Fed wants 'flexibility' on rates as inflation remains key focus, minutes show

WASHINGTON, Jan 4 (Reuters) - All officials at the Federal Reserve's Dec. 13-14 policy meeting agreed the U.S. central bank should slow the pace of its aggressive interest rate increases, allowing them to continue increasing the cost of credit to control inflation but in a gradual way meant to limit the risks to economic growth.

The minutes of the meeting, which were released on Wednesday, showed policymakers still focused on controlling the pace of price increases that threatened to run hotter than anticipated, and worried about any "misperception" in financial markets that their commitment to fighting inflation was flagging.

But officials also acknowledged they had made "significant progress" over the past year in raising rates enough to bring inflation down. As a result, the central bank now needed to balance its fight against rising prices with the risks of slowing the economy too much and "potentially placing the largest burdens on the most vulnerable groups" through higher-than-necessary unemployment.

"Most participants emphasized the need to retain flexibility and optionality when moving policy to a more restrictive stance," the minutes said, indicating officials may be prepared to scale back to quarter-percentage-point increases as of the Jan. 31-Feb. 1 meeting, but also remained open to an even higher than anticipated "terminal" rate if high inflation persists.

Indeed, the minutes put a premium on explaining that the decision to move to smaller rate increases should not be construed by investors or the public at large as a weakening of the Fed's commitment to bring inflation back to its 2% target.

"Participants reaffirmed their strong commitment to returning inflation to the (Federal Open Market) Committee's 2% objective," the minutes said. "A number of participants emphasized that it would be important to clearly communicate that a slowing in the pace of rate increases was not an indication of any weakening of the Committee's resolve to achieve its price stability goal."


Policymakers approved a half-percentage-point rate increase at last month's meeting, a step back from the three-quarters-of-a-percentage-point hikes used through much of 2022.

"No participants anticipated that it would be appropriate to begin reducing the federal funds rate target in 2023," the minutes said.

Markets and some economists, however, have yet to give up the idea that the Fed will do just that before the year runs out, reinforcing the communications challenge facing Fed Chair Jerome Powell and his colleagues this year.

"Our view is still that rapidly easing inflation, combined with a notable drop-off in employment growth will alter the landscape quite dramatically over the first half of this year," Capital Economics Chief North American Economist Paul Ashworth said in a note after the readout was published. "After a final 50 (basis points) of tightening over the first quarter, taking the fed funds rate to a peak of close to 5%, we still expect the Fed to be cutting rates again before the end of this year."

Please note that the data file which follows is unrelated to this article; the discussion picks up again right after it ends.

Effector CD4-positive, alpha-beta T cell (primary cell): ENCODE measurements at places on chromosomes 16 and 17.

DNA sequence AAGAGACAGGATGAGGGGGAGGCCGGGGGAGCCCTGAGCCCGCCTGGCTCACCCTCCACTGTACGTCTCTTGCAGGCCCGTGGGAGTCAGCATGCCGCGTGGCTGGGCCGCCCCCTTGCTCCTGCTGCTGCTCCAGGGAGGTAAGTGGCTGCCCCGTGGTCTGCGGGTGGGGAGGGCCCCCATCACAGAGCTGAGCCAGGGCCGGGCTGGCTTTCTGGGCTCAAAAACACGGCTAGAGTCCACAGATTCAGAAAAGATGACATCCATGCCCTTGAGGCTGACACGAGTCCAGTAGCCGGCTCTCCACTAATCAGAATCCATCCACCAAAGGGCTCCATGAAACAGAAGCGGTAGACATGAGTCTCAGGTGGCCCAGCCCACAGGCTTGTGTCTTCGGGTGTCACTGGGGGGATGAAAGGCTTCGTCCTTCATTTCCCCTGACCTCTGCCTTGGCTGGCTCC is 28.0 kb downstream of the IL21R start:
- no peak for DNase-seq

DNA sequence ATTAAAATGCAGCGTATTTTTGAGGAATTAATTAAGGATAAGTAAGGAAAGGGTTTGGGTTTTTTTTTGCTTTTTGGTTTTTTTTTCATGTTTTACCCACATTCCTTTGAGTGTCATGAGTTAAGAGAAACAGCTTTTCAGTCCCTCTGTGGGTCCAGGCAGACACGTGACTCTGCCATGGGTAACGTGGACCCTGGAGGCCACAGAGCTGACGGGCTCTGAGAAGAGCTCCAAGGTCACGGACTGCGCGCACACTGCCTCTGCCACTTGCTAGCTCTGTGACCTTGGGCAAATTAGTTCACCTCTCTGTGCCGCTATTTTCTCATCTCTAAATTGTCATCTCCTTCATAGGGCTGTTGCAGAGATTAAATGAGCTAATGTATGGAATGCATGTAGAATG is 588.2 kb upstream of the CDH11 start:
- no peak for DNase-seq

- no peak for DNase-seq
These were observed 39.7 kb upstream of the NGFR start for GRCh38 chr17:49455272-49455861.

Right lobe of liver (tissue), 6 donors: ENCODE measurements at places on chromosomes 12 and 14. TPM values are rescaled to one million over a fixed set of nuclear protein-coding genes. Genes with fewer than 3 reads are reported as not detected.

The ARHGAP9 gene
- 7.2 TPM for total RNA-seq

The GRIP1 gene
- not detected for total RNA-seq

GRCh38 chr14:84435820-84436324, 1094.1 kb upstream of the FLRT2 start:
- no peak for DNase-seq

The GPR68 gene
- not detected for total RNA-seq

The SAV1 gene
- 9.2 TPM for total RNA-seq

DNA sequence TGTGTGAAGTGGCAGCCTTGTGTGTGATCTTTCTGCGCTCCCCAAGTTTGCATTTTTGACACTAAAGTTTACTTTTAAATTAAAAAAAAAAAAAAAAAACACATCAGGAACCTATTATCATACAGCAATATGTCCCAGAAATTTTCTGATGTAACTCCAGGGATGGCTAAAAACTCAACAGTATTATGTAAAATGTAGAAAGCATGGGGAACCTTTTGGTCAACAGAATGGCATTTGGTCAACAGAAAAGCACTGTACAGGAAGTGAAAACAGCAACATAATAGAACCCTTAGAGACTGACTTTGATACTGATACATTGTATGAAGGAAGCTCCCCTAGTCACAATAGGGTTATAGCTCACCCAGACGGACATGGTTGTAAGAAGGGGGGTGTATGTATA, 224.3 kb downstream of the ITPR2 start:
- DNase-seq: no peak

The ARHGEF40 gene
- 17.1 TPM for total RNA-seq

Interest-rate futures, too, showed traders largely sticking to bets the Fed will lift the target interest rate to just shy of 5% in coming months and then begin cutting it in the second half of the year.

Fed officials in December projected that rate, currently in the 4.25%-4.50% range, would rise to just over 5% by the end of 2023 and likely remain there for some time.

How long "restrictive" monetary policy will be needed could become an emerging topic of debate.

The U.S. economic outlook presented by Fed staff at last month's meeting suggested that the battle to lower prices may last longer than anticipated.

Recent economic growth had been stronger than previously expected, Fed staff said, and as a result economic output was not expected to slow to a below-trend pace and unemployment rise above its "natural rate" until "near the end of 2024" - a year later than anticipated.

Below-trend growth and unemployment above the natural rate are considered among the conditions that can slow inflation.

Still, for some policymakers the risks to growth had become more pressing, with Fed staff suggesting that a recession over the next year was a "plausible alternative."

"Many participants highlighted" that the Fed, after a year in which it tightened monetary policy at the fastest pace since the 1980s, now had to balance its fight against inflation with the possibility of a policy overshoot that "could end up being more restrictive than necessary."

"A slowing in the pace of rate increases at this meeting would better allow the Committee to assess the economy's progress ... as monetary policy approached a stance that was sufficiently restrictive."

Reporting by Howard Schneider; Additional reporting by Ann Saphir and Michael S. Derby; Editing by Paul Simao and Andrea Ricci

Our Standards: The Thomson Reuters Trust Principles.

Thomson Reuters

Covers the U.S. Federal Reserve, monetary policy and the economy, a graduate of the University of Maryland and Johns Hopkins University with previous experience as a foreign correspondent, economics reporter and on the local staff of the Washington Post.